Poverty And The Inner City

2575 Words May 5th, 2016 11 Pages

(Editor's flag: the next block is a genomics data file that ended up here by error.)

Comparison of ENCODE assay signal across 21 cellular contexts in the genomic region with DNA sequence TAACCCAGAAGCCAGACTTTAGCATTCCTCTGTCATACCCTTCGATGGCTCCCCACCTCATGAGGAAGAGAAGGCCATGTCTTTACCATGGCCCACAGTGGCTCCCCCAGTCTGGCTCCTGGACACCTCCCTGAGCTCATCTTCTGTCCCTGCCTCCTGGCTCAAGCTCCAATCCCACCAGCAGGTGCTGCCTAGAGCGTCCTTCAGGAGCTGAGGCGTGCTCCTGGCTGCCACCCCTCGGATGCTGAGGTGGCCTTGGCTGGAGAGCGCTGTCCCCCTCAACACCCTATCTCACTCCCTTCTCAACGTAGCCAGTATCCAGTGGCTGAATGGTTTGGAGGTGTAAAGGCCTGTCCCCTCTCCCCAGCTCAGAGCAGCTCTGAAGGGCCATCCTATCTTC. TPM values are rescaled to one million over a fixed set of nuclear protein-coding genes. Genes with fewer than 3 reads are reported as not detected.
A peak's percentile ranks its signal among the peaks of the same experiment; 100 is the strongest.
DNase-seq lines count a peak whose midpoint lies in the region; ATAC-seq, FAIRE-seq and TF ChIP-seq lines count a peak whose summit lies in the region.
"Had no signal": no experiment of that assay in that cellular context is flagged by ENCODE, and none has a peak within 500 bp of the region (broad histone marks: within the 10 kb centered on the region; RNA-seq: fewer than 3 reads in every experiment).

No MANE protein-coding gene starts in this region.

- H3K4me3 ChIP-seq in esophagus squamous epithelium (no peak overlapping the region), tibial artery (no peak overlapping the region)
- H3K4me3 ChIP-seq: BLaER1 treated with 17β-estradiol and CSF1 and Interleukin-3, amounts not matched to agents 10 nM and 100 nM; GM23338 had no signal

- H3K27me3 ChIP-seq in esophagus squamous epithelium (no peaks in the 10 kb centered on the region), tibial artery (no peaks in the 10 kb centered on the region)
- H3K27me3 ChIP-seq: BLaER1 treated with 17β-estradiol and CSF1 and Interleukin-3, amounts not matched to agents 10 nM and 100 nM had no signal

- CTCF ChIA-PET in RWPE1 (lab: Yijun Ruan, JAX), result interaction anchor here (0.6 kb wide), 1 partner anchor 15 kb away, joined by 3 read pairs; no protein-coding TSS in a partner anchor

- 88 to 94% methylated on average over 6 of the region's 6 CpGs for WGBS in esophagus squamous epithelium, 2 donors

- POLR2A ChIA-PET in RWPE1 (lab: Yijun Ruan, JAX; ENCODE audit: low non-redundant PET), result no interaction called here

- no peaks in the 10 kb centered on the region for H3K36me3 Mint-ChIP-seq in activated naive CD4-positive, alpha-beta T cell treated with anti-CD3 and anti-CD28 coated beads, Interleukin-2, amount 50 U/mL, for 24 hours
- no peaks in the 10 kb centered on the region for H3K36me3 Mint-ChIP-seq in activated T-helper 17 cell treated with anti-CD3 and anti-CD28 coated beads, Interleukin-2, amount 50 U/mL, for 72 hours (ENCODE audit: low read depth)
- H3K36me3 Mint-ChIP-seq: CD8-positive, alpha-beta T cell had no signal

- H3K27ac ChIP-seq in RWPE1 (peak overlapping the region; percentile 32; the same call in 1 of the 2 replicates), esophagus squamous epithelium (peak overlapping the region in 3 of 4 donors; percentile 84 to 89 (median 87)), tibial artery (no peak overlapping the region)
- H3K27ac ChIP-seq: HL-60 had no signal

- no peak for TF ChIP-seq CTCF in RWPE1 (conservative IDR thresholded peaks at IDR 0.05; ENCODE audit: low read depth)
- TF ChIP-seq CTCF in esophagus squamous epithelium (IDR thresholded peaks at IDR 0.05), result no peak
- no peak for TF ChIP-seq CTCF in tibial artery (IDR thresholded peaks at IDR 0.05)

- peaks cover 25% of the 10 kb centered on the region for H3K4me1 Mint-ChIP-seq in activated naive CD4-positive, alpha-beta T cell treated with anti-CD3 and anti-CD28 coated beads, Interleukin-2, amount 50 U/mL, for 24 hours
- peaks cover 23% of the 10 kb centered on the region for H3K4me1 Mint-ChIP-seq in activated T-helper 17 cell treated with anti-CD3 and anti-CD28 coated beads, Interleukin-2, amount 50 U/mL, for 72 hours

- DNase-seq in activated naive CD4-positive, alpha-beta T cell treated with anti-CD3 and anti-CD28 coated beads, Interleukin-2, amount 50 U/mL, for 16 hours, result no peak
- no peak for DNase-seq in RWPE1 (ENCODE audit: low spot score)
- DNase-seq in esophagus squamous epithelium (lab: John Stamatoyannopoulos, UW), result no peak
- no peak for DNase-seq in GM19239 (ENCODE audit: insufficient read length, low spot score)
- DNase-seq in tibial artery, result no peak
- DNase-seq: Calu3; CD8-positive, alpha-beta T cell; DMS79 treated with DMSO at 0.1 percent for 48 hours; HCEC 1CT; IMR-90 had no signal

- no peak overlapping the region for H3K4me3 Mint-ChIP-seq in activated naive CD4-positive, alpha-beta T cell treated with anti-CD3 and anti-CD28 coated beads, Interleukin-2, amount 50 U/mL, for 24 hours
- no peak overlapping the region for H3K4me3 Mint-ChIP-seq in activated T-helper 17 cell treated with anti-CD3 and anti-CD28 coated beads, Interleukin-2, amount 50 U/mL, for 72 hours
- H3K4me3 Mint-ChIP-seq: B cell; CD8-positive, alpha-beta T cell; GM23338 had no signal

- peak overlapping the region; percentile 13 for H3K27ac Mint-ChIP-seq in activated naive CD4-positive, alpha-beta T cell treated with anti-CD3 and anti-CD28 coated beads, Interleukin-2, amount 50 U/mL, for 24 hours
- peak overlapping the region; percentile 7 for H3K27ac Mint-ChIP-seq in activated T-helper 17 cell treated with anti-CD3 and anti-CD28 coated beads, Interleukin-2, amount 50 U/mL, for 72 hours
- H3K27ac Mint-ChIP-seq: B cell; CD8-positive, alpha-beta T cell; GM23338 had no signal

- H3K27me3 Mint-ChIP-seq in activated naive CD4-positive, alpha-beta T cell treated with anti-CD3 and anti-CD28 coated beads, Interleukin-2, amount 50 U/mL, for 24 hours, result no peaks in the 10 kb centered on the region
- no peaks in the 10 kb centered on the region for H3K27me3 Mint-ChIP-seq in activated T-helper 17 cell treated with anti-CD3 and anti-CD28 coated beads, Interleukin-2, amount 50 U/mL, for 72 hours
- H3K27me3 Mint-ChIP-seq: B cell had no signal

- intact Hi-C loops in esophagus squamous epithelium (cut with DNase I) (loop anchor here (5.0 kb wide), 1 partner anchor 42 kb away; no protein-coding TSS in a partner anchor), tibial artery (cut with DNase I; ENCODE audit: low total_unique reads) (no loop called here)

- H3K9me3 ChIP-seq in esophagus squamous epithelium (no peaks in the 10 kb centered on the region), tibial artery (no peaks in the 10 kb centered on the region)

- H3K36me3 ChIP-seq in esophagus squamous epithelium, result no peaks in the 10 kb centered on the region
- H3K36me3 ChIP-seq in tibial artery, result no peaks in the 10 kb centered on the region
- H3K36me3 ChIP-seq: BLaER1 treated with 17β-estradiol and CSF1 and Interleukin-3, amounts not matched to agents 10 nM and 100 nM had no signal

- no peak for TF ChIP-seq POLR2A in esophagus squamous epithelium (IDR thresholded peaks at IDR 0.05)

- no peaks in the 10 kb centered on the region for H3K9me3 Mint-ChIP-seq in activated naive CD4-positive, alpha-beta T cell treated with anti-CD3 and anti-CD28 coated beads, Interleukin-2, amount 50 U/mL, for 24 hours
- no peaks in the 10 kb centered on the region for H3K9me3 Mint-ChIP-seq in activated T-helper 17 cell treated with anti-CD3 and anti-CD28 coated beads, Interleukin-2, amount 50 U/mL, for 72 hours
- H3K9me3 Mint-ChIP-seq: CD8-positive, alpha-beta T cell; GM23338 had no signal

Poverty has been a consistent problem throughout the history of the world. Despite the wealth of a country, there will always be people who are homeless and hungry. Poverty carries many different definitions, but one that truly encompasses all of its effects is, “the unfulfillment of basic human need required to adequately sustain life free from disease, misery, hunger, pain, suffering, hopelessness, and fear” (Julio, 76). Even though the United is one of the most prosperous countries in the world, it is not immune to poverty. In 2014, 46.7 million people (15%) were in poverty in the United States. This is no small issue, and one that we as Christians are called to combat. In the United States poverty is a national problem, however, it is most prevalent in the inner cities. The inner city is defined as, “A general term for impoverished areas of large cities. The inner city is characterized by minimal educational opportunities, high unemployment and crime rates, broken families, and inadequate housing” (Dictionary.com). Although, according to the Initiative for a Competitive Inner City (ICIC), absolute poverty is higher in the suburbs than in the inner cities, affecting 11 million people compared to 8 million people in the inner cities, poverty is still concentrated in the inner cities and is more prevalent there. The inner cities comprise less than 1% of land area versus the suburbs which comprise 17% of total land area – nearly 100x that of inner cities. Overall, 3 in 10…

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